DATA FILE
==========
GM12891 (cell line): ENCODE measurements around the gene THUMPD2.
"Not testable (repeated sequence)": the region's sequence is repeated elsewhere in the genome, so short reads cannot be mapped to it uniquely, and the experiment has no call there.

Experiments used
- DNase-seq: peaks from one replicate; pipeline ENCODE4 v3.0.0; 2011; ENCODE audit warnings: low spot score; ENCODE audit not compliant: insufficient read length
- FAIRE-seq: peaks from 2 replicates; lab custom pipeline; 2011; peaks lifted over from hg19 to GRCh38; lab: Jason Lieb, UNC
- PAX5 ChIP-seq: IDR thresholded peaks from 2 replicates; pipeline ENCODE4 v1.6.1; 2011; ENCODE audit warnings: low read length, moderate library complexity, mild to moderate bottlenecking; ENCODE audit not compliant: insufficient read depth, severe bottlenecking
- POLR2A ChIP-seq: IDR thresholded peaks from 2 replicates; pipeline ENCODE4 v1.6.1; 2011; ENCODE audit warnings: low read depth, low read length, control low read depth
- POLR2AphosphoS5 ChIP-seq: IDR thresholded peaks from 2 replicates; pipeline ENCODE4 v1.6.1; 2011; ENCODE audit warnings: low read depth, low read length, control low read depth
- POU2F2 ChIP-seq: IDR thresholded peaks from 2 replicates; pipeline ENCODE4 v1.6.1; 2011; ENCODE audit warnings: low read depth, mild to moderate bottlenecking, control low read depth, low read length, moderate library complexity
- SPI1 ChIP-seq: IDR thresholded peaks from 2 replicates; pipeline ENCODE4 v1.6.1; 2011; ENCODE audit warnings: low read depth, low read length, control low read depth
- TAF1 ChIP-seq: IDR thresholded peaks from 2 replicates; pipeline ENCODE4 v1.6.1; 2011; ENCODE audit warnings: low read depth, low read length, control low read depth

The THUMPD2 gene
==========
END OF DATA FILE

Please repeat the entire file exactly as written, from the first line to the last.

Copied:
GM12891 (cell line): ENCODE measurements around the gene THUMPD2.
"Not testable (repeated sequence)": the region's sequence is repeated elsewhere in the genome, so short reads cannot be mapped to it uniquely, and the experiment has no call there.

Experiments used
- DNase-seq: peaks from one replicate; pipeline ENCODE4 v3.0.0; 2011; ENCODE audit warnings: low spot score; ENCODE audit not compliant: insufficient read length
- FAIRE-seq: peaks from 2 replicates; lab custom pipeline; 2011; peaks lifted over from hg19 to GRCh38; lab: Jason Lieb, UNC
- PAX5 ChIP-seq: IDR thresholded peaks from 2 replicates; pipeline ENCODE4 v1.6.1; 2011; ENCODE audit warnings: low read length, moderate library complexity, mild to moderate bottlenecking; ENCODE audit not compliant: insufficient read depth, severe bottlenecking
- POLR2A ChIP-seq: IDR thresholded peaks from 2 replicates; pipeline ENCODE4 v1.6.1; 2011; ENCODE audit warnings: low read depth, low read length, control low read depth
- POLR2AphosphoS5 ChIP-seq: IDR thresholded peaks from 2 replicates; pipeline ENCODE4 v1.6.1; 2011; ENCODE audit warnings: low read depth, low read length, control low read depth
- POU2F2 ChIP-seq: IDR thresholded peaks from 2 replicates; pipeline ENCODE4 v1.6.1; 2011; ENCODE audit warnings: low read depth, mild to moderate bottlenecking, control low read depth, low read length, moderate library complexity
- SPI1 ChIP-seq: IDR thresholded peaks from 2 replicates; pipeline ENCODE4 v1.6.1; 2011; ENCODE audit warnings: low read depth, low read length, control low read depth
- TAF1 ChIP-seq: IDR thresholded peaks from 2 replicates; pipeline ENCODE4 v1.6.1; 2011; ENCODE audit warnings: low read depth, low read length, control low read depth

The THUMPD2 gene